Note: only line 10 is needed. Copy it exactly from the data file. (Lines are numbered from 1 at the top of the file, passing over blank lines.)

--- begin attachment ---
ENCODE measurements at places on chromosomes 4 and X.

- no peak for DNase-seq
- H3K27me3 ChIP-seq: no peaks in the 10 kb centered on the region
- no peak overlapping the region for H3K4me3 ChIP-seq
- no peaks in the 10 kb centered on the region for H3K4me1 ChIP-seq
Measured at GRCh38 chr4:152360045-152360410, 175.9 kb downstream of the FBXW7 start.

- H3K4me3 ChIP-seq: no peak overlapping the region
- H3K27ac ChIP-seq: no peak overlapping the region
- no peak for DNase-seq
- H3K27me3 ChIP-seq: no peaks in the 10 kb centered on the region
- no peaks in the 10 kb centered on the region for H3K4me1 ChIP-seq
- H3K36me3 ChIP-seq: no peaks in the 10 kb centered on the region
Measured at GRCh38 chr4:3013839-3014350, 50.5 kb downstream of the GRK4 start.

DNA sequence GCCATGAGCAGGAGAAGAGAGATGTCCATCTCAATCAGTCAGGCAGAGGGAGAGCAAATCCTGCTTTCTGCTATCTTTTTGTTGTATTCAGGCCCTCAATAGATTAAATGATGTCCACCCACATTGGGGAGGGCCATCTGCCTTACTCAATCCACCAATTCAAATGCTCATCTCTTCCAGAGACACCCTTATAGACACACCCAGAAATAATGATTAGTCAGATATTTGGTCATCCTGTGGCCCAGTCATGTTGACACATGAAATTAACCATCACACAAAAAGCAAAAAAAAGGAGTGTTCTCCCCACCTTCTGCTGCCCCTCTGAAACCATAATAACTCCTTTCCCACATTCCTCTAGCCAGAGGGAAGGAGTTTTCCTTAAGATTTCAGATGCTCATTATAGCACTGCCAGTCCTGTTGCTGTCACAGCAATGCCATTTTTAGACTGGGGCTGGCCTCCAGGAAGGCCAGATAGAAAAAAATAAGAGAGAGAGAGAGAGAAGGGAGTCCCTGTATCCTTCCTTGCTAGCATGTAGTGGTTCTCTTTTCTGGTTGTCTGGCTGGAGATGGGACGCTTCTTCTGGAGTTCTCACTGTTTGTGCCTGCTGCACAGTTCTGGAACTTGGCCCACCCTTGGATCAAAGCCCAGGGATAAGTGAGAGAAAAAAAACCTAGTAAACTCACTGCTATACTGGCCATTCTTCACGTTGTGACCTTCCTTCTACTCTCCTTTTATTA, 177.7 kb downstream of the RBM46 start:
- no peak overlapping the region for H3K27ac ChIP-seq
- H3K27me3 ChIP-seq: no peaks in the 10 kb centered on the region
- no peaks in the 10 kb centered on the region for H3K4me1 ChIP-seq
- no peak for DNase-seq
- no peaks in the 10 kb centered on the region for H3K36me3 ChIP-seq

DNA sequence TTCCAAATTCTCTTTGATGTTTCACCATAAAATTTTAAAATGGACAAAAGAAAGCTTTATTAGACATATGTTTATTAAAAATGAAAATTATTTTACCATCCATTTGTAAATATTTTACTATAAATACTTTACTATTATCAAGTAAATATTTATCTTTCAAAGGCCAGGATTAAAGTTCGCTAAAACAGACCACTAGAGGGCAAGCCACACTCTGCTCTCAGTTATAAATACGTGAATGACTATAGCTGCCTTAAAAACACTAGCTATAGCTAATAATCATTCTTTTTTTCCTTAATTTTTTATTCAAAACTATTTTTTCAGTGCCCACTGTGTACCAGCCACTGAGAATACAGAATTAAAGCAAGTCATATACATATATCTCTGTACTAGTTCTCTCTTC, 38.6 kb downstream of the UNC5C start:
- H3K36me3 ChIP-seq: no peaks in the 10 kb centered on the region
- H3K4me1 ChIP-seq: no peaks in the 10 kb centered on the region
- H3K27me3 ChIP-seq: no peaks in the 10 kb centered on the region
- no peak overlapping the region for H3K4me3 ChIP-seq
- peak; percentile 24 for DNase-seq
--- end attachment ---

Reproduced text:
- H3K27me3 ChIP-seq: no peaks in the 10 kb centered on the region